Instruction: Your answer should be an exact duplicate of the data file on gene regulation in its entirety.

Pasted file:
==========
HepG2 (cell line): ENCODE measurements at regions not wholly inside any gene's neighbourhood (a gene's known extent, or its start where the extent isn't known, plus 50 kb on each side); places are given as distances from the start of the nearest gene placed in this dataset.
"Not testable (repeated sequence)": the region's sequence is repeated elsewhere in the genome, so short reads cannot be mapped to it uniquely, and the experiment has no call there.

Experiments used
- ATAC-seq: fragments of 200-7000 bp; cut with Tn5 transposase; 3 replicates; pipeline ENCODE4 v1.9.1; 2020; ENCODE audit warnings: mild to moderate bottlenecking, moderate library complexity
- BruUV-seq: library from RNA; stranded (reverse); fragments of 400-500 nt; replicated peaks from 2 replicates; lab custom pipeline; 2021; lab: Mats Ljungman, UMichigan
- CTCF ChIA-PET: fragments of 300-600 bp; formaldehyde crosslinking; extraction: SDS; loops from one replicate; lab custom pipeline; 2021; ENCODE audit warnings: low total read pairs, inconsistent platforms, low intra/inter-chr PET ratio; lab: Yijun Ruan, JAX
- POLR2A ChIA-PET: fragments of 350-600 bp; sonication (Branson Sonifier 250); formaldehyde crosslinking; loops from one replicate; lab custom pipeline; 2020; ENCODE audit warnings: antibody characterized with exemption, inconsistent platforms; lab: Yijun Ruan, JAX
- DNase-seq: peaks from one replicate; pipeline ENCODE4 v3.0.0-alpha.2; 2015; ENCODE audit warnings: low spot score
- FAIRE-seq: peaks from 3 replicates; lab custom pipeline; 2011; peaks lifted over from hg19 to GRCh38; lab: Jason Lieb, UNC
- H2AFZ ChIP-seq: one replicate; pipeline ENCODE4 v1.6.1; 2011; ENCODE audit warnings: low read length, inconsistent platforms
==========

HepG2 (cell line): ENCODE measurements at regions not wholly inside any gene's neighbourhood (a gene's known extent, or its start where the extent isn't known, plus 50 kb on each side); places are given as distances from the start of the nearest gene placed in this dataset.
"Not testable (repeated sequence)": the region's sequence is repeated elsewhere in the genome, so short reads cannot be mapped to it uniquely, and the experiment has no call there.

Experiments used
- ATAC-seq: fragments of 200-7000 bp; cut with Tn5 transposase; 3 replicates; pipeline ENCODE4 v1.9.1; 2020; ENCODE audit warnings: mild to moderate bottlenecking, moderate library complexity
- BruUV-seq: library from RNA; stranded (reverse); fragments of 400-500 nt; replicated peaks from 2 replicates; lab custom pipeline; 2021; lab: Mats Ljungman, UMichigan
- CTCF ChIA-PET: fragments of 300-600 bp; formaldehyde crosslinking; extraction: SDS; loops from one replicate; lab custom pipeline; 2021; ENCODE audit warnings: low total read pairs, inconsistent platforms, low intra/inter-chr PET ratio; lab: Yijun Ruan, JAX
- POLR2A ChIA-PET: fragments of 350-600 bp; sonication (Branson Sonifier 250); formaldehyde crosslinking; loops from one replicate; lab custom pipeline; 2020; ENCODE audit warnings: antibody characterized with exemption, inconsistent platforms; lab: Yijun Ruan, JAX
- DNase-seq: peaks from one replicate; pipeline ENCODE4 v3.0.0-alpha.2; 2015; ENCODE audit warnings: low spot score
- FAIRE-seq: peaks from 3 replicates; lab custom pipeline; 2011; peaks lifted over from hg19 to GRCh38; lab: Jason Lieb, UNC
- H2AFZ ChIP-seq: one replicate; pipeline ENCODE4 v1.6.1; 2011; ENCODE audit warnings: low read length, inconsistent platforms